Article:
Friday, April 23, 2010
2010 NFL Draft: Round One Thoughts
Like any draft, the first round of the 2010 NFL Draft was full of surprises, head-scratchers, and potential home runs. Of course, it's pretty hard to evaluate how well a team has done less than six hours from when they made their selection, but I think you can judge how they did based purely on a value scale. One thing this first round showed more than most (I assume, but that could just be the recency effect wreaking havoc on my mind) is how one team's move can affect pretty much every other selection in the round.
1. Oakland taking an actual useful player (Rolando McClain) with their first pick, instead of their usual reach for the fastest or most physically impressive athlete.
2. The Bills taking C.J. Spiller, which I would assume means the end of the Marshawn Lynch era in Buffalo.
3. Jacksonville taking Tyson Alualu at #10, which even Alualu didn't see coming. More on this later.
4. Earl Thomas falling to Seattle at #14, but after Jacksonville passed, nobody else between 10 and 14 needed a safety.
5. Kareem Jackson (#20 to Houston) getting selected before Kyle Wilson (#29 to New York Jets), as well as Demaryius Thomas (#22 to Denver) going before Dez Bryant (#24 to Dallas).
6. Bryan Bulaga falling to the Packers at #23, going after Rutgers Anthony Davis (#12 to San Francisco).
7. Tim Tebow going in the first round (#25 to Denver), while Jimmy Clausen fell out of the first round. Well, this was a surprise to everyone but me.
8. Dan Williams falling to Arizona at #26; Williams was considered the premiere nose tackle prospect in this draft.
1. Jacksonville taking Alualu at #10. I liked Alualu coming into the draft, and was hoping the Browns would snag him in the second round, but the key phrase there is "second round." Perhaps Alualu will become a big-time player and people won't care where he was drafted, but I have to believe the Jags could have traded down and still got their man.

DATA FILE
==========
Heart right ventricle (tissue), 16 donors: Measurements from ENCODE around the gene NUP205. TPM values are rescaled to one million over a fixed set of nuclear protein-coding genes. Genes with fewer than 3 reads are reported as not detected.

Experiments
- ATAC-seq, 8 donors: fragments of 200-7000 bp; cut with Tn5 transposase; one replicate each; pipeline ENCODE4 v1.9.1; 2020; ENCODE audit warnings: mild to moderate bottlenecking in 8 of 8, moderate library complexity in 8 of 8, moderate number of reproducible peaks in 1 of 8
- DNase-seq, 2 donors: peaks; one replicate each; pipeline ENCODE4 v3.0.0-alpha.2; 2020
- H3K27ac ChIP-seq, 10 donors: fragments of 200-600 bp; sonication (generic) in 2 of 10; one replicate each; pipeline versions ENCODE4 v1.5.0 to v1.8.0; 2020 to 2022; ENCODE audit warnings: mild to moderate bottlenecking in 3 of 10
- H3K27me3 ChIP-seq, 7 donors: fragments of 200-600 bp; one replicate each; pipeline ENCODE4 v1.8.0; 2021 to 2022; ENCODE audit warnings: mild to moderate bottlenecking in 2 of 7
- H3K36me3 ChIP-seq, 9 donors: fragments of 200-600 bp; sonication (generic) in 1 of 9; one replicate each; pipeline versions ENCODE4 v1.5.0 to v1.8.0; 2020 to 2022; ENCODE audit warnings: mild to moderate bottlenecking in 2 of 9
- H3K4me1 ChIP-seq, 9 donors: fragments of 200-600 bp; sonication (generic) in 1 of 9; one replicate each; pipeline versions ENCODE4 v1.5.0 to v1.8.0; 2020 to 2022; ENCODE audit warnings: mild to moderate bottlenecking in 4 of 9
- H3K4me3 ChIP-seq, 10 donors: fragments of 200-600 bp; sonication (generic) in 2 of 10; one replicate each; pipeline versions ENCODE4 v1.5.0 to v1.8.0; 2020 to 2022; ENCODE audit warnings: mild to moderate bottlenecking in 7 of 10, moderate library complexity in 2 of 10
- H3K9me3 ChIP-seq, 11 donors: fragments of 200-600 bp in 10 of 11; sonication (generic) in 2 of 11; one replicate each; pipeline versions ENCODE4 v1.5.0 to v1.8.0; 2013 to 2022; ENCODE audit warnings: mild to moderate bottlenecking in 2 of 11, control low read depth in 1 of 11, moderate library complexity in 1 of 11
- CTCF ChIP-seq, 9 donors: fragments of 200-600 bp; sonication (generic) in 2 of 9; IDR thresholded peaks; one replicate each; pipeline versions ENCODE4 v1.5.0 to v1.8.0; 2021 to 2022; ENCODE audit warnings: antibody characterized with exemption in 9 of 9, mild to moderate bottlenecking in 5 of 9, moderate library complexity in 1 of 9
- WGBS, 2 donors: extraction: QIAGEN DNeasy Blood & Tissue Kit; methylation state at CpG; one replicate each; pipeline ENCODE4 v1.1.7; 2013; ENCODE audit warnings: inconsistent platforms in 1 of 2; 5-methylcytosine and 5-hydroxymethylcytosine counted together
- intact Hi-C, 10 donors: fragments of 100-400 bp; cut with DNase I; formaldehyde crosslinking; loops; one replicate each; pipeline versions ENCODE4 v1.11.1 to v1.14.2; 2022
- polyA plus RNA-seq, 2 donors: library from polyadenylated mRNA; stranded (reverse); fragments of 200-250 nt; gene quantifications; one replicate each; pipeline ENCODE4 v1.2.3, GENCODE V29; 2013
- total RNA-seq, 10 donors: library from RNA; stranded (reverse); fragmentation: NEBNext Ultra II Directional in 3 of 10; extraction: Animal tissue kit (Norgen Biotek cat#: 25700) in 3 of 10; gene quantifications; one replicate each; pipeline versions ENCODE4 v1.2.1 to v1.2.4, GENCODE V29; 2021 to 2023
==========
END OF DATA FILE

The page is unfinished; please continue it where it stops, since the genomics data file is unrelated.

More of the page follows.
2. San Francisco gives up a fourth round pick (#113) to move up from #13 to Denver's #11 slot. The 49ers took Anthony Davis, which isn't a terrible pick (they badly need a tackle), but the problem I have with it is who was going to take Davis at 11 or 12? Denver doesn't need a tackle, Miami (if they kept the pick) were looking for help in their defensive front seven, and San Diego (if Miami traded their pick) obviously were targeting Ryan Matthews. The only way this trade is justifiable is if the 49ers got wind of a tackle-hungry team offering an enticing package to Denver or Miami to move ahead of San Fran, which I doubt since Denver dealt their pick to the 49ers and Miami traded with San Diego.
3. Denver giving up San Francisco's fourth round pick (#113) to move up from #24 to New England's #22 slot. Denver took Demaryius Thomas, who I can't imagine the Patriots had any interest in. If the Pats were going to go receiver, they would have taken Dez Bryant, and since Green Bay had no need for a receiver at #23, Thomas would have been there for Denver at #24. Perhaps Dallas would have traded ahead of the Broncos into New England's #22 slot, but they would have taken Bryant (as they ended up doing at #24). Just a really unnecessary trade by the Broncos.